Tomorrow’s large-caps

Among the large number of small- and mid-caps, some companies offer enormous growth potential to investors. Still, only few investors are active in those market segments.

Thousands of what are now very successful large-cap companies from across the world spent most of their existence in the middle market with a company value of less than one billion US-Dollar. Almost 50 percent of output in the US originates from small and middle market companies, claims Unigestion based on the Small Business Association, illustrating the importance of small and medium sized businesses for the economy and consumers. Still, market access to this segment is challenging for investors.

Since the 1990s, technology companies remained private for much longer. While companies went public after five years on average between the 1990 and 2005, they had their IPO after ten years in the years between 2010 and 2015, says Unigestion in a press release. During those years in private hands, their revenues grow significantly. This growth cannot be captures by investors limited to listed companies.

Participating through private equity

One solution to this is investing in private equity. Unigestion estimates that 500,000 investable companies in the small and middle sector exist throughout the world. The challenge for private equity investors remains to find those companies that offer the most growth potential.
Moreover, private companies have more attractive valuations than public ones, claims Unigestion. Because fewer companies are going through a competitive sales process, valuation multiples might be 50 percent lower compared to similar public companies. This price arbitrage exists on the one hand because companies might just be unknown and there is less capital on larger market, while on the other, small companies might as well be less efficiently run, have less attractive products and involve higher risks.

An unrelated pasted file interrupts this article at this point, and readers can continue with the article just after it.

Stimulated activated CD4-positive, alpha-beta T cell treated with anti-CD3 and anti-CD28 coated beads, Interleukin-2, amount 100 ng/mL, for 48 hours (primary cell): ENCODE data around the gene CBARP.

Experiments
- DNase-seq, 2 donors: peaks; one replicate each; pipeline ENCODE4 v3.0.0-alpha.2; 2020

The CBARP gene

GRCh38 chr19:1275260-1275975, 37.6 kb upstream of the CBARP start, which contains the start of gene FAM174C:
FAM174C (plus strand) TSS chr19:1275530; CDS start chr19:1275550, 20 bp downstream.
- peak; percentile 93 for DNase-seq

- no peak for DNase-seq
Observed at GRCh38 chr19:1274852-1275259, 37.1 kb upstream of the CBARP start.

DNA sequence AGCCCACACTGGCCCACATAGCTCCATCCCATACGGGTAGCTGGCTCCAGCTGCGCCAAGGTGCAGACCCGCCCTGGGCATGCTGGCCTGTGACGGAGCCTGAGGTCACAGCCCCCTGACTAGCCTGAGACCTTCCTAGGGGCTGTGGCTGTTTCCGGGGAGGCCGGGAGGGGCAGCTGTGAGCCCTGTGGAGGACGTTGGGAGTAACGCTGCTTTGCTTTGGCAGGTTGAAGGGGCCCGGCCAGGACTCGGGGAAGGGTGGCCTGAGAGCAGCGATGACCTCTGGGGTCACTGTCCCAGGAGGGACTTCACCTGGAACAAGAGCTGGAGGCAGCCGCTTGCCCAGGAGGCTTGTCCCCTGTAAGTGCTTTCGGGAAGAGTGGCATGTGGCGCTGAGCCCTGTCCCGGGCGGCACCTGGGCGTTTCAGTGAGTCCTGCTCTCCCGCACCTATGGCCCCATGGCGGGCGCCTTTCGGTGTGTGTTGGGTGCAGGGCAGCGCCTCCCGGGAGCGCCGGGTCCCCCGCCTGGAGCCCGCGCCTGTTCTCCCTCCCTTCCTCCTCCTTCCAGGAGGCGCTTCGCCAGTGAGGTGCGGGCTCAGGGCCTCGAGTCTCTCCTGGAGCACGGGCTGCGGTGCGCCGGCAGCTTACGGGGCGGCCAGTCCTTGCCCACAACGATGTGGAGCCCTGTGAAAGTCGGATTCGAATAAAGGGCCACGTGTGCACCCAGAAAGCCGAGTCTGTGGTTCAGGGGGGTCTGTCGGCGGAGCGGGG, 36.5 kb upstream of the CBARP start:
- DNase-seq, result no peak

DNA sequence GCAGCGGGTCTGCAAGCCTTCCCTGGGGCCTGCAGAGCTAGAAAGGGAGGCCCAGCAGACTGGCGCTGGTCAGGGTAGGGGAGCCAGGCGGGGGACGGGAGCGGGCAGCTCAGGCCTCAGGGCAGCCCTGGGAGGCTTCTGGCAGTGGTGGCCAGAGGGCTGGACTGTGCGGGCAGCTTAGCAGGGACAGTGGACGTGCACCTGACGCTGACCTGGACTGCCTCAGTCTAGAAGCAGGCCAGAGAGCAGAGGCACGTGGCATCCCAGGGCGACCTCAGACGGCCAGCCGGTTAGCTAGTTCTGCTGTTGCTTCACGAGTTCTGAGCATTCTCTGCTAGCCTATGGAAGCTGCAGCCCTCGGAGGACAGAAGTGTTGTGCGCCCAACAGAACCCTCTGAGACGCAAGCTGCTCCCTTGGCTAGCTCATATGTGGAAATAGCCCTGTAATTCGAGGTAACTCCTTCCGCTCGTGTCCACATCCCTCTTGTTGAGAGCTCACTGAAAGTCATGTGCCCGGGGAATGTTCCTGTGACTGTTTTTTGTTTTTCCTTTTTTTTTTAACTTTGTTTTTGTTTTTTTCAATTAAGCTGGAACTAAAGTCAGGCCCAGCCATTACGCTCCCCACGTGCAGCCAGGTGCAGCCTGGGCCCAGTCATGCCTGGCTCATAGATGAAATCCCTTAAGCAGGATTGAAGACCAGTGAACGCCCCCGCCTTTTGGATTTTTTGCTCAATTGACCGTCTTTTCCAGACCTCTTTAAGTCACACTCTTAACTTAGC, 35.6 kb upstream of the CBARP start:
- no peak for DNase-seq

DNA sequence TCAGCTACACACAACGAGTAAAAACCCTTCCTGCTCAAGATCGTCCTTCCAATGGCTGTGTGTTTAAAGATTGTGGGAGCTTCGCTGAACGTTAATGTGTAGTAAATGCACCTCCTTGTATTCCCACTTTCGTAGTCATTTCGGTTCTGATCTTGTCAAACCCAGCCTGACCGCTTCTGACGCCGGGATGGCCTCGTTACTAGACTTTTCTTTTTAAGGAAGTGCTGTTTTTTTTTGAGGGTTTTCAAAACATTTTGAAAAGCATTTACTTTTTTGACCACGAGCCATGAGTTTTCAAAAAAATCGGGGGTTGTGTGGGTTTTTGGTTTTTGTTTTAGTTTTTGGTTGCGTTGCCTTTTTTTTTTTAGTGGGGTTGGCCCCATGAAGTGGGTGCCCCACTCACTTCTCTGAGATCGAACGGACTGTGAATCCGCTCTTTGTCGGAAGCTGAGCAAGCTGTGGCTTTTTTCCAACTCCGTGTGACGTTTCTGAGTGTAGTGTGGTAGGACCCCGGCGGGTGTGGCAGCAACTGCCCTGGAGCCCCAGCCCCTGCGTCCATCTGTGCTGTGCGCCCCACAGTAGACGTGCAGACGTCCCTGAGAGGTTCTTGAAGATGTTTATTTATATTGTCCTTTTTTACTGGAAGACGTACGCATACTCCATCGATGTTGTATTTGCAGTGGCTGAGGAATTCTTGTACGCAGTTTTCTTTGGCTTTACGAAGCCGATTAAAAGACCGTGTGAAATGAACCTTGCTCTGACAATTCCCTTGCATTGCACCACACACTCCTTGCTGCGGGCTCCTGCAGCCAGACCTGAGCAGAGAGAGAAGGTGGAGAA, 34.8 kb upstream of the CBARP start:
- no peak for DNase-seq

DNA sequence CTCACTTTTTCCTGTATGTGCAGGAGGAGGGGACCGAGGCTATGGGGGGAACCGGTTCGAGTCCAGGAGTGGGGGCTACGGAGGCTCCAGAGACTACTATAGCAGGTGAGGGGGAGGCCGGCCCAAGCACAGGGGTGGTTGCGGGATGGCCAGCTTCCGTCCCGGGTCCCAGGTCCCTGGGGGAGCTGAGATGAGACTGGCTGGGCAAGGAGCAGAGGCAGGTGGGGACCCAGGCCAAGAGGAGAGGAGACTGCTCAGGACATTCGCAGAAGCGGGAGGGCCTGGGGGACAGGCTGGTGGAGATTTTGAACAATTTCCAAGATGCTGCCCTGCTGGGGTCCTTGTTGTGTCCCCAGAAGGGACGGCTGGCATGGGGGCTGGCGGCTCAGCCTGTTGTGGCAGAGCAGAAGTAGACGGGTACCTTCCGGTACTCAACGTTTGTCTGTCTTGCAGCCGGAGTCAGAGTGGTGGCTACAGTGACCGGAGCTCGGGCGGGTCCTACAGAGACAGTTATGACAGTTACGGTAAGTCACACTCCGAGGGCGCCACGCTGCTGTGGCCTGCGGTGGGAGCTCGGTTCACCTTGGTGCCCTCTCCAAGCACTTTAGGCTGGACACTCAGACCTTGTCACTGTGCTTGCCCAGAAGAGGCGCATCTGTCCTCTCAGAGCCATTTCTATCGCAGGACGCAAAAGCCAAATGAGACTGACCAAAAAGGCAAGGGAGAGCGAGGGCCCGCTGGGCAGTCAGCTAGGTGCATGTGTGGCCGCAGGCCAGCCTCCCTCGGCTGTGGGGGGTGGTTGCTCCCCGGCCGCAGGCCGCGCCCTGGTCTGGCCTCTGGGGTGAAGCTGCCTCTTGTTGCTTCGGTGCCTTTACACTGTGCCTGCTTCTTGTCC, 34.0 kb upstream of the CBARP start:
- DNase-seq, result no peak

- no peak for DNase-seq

Value is often created by exchanging management teams. “When private equity investors take over, they generally will upgrade the management team to effect change, in areas such as improving sales efficiency, finding new markets or launching new products, ultimately seeking to improve the outcomes at the company,” says Unigestion. Most of the added value (64%) is said to be generated by those management improved.

Listed small- and mid-caps 

According to a study pursued by La Financière de l’Echiquier (LFDE) and MiddleNext, 78 percent of all publicly listed companies in Europe belong to the small- and mid-cap segment. But those segments account for only three percent of transactions on stock exchanges. Those two market segments are thus remaining a niche for only few investors.

50 percent of the companies now referred to as large-caps where small- or mid-caps in 2000, underlining the opportunities of publicly traded small and mid sized firms. According to Stéphanie Bobtcheff, fund manager of the two funds Echiquier Agenor and Echiquier Entrepreneur, says that small-caps are underestimated within their dynamic of being a driver of European markets. In contrast, this segment includes many high quality companies that are attractive to long-term investors. Many small-caps of today are the large-caps of tomorrow, she claims.